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Organics? Does it really matter?

By on September 28, 2020 in Columnist with 0 Comments
Jim Brown

By Jim Brown, M.D.

At one time “organic” food was primarily found in “health food stores,” which seemed to have a limited clientele as far as I could see. 

Nowadays, nearly all supermarkets have “Organic” sections in their produce sections. 

When I shopped for groceries, whether it was the regular section or the organic section, the foods looked the same to me. The main difference seemed to be that prices for “organic” produce were slightly higher than for the non-organic produce. 

I have to admit for a while I didn’t really think there was much difference between the two. 

As it turns out when we consider the difference from a health standpoint, this minor price difference should not sway us from the organic section. 

What does organic really mean? 

When I was a premedical student in the “dark ages,” in our organic chemistry classes “organic,” referred to a range of chemicals containing carbon and hydrogen as well as compounds based on carbon. So when “organic” foods started to become commonplace, it didn’t make much sense to me at first.

We now know in order for foods to be advertised as “organic,” they have to be certified and labeled with the USDA “organic” label. 

What does this really mean? 

In order to get the USDA organic label, foods have to have been grown in soil that has had no prohibited substances applied for three years prior to harvest.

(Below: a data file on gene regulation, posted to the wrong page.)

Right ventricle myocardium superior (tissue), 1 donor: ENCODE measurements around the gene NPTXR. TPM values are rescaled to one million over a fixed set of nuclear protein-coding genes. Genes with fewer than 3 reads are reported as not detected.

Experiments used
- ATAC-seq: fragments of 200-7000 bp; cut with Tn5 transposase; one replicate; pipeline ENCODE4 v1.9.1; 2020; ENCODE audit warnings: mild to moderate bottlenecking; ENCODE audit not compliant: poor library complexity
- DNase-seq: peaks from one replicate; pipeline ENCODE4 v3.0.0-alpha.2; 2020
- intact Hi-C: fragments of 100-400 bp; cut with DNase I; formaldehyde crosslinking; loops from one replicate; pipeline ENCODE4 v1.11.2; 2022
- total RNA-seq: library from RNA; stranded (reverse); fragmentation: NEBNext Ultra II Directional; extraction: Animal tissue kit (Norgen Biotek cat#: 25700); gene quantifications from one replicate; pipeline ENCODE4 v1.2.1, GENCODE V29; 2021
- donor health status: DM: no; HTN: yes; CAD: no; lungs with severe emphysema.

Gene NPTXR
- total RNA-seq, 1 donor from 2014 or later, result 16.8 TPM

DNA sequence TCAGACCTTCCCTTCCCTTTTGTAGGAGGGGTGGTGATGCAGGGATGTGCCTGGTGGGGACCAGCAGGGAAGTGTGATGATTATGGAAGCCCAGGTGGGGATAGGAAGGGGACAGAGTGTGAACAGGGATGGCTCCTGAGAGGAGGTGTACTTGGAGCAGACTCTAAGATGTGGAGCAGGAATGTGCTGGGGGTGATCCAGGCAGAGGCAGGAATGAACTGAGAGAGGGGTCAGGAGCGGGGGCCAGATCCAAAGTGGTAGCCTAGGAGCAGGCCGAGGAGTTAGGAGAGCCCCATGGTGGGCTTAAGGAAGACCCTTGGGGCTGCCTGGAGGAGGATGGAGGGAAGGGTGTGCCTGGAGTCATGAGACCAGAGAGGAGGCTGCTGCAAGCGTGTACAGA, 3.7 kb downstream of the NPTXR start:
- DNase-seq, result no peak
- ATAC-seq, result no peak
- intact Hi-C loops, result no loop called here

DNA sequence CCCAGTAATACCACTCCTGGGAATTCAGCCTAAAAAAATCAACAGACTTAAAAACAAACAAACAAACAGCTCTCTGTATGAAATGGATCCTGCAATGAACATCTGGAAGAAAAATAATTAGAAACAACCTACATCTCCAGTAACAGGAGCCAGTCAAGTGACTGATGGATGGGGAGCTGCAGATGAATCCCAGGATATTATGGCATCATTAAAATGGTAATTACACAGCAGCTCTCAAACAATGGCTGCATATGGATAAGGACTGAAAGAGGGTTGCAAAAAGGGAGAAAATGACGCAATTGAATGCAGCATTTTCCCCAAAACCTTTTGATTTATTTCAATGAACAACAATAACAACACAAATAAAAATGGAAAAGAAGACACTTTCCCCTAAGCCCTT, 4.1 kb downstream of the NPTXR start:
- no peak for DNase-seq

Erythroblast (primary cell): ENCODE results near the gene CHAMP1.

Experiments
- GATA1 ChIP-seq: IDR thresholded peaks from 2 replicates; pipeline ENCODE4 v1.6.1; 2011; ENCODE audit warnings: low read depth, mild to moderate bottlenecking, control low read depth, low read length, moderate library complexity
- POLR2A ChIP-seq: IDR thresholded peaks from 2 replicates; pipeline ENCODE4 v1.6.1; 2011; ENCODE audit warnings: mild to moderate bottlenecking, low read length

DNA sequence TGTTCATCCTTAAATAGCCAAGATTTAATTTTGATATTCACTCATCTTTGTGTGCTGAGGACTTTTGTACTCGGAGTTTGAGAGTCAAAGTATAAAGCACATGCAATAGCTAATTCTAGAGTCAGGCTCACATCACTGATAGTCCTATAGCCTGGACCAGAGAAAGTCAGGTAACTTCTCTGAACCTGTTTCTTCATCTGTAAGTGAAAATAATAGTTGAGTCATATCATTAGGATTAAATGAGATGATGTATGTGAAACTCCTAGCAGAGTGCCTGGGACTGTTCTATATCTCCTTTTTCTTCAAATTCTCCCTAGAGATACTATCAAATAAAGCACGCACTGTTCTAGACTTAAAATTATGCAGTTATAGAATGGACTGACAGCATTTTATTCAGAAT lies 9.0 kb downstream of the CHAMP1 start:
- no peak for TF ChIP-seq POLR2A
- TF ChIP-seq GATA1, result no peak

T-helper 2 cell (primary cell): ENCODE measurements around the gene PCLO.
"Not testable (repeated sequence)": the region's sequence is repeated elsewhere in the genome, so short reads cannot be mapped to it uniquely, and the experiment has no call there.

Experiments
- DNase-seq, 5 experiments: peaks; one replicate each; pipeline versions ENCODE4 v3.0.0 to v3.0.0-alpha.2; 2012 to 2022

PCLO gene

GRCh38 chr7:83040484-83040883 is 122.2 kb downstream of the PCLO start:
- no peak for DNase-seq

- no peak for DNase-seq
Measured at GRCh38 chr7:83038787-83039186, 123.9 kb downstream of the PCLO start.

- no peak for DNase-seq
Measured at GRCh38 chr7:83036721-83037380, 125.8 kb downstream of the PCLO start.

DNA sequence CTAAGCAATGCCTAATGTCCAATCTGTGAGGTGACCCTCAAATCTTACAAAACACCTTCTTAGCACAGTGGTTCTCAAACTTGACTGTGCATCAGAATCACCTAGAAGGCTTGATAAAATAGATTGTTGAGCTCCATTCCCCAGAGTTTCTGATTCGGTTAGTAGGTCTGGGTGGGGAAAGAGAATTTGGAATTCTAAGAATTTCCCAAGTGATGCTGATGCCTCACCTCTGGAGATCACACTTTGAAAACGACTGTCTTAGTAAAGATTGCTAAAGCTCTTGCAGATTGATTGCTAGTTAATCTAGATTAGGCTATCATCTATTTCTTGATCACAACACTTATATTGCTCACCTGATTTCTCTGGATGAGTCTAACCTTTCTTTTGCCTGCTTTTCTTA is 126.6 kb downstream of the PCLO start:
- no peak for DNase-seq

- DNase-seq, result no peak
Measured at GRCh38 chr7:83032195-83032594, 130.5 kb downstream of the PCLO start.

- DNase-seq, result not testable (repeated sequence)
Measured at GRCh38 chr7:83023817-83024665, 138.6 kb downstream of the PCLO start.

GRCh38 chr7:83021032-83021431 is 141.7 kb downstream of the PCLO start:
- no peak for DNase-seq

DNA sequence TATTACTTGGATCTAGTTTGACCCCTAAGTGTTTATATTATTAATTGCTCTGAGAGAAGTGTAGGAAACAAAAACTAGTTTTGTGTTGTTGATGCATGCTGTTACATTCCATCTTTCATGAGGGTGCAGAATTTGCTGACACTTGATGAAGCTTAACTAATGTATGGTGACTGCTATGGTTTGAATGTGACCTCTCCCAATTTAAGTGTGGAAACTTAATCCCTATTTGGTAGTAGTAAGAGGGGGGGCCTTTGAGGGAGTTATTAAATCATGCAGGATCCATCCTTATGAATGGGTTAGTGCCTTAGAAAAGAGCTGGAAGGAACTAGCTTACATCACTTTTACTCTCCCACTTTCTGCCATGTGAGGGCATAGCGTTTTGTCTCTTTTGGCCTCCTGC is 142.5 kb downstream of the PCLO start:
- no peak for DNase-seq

Prohibited material includes sewage sludge for fertilizer, synthetic pesticides, and genetically engineered crops. 

Compared with conventionally grown produce, organically grown produce still might have very low detectable pesticide residue due to air drift from nearby nonorganic growers. 

Also, in true “organic” farming, genetic engineering as well as antibiotics or growth hormones for livestock are not permitted. 

Beware of the term “natural” when applied to produce or other foods. It sounds good but you need to know that the term “natural” only refers to artificial colors, artificial flavors or preservatives.

There is evidence that there are potential health benefits of eating organic foods compared to conventionally non-organically grown foods. 

These benefits depend on who you ask or what studies you read. The widely used herbicide Roundup has been classified as a “probable human carcinogen” and insecticides containing chlorpyrifos has been associated with developmental delays in infants. 

Studies have suggested that pesticides have been linked to reduced sperm quality in men and ADHD in children. 

Organically grown foods have been shown to contain less Cadmium, a toxic chemical. Organically produced milk can have as much as 50 percent more of the good omega 3 fatty acids, which is a healthy thing.

So what is the best advice for us to deal with our eating of produce? 

In general most of us grew up with our mom’s telling us to eat all our vegetables and I suspect moms today do the same thing. 

When I was young, I am sure the concepts of organic vs. non-organic foods wasn’t a factor at all or was unheard of. 

Nowadays, the production of our food has become a trillion dollar business (my guess). Ways to improve and increase the production of our food is a gigantic business worldwide, leading to questionable and perhaps dangerous practices.

As a result, we consumers have to be our own judge regarding the food we eat. 

We all have many more choices that we did in my early years. To be safe in what we eat I recommend eating “organic” especially if you are raising young children or planning to have more children in the future. 

Jim Brown, M.D., is a retired gastroenterologist who has practiced for 38 years in the Wenatchee area. He is a former CEO of the Wenatchee Valley Medical Center.

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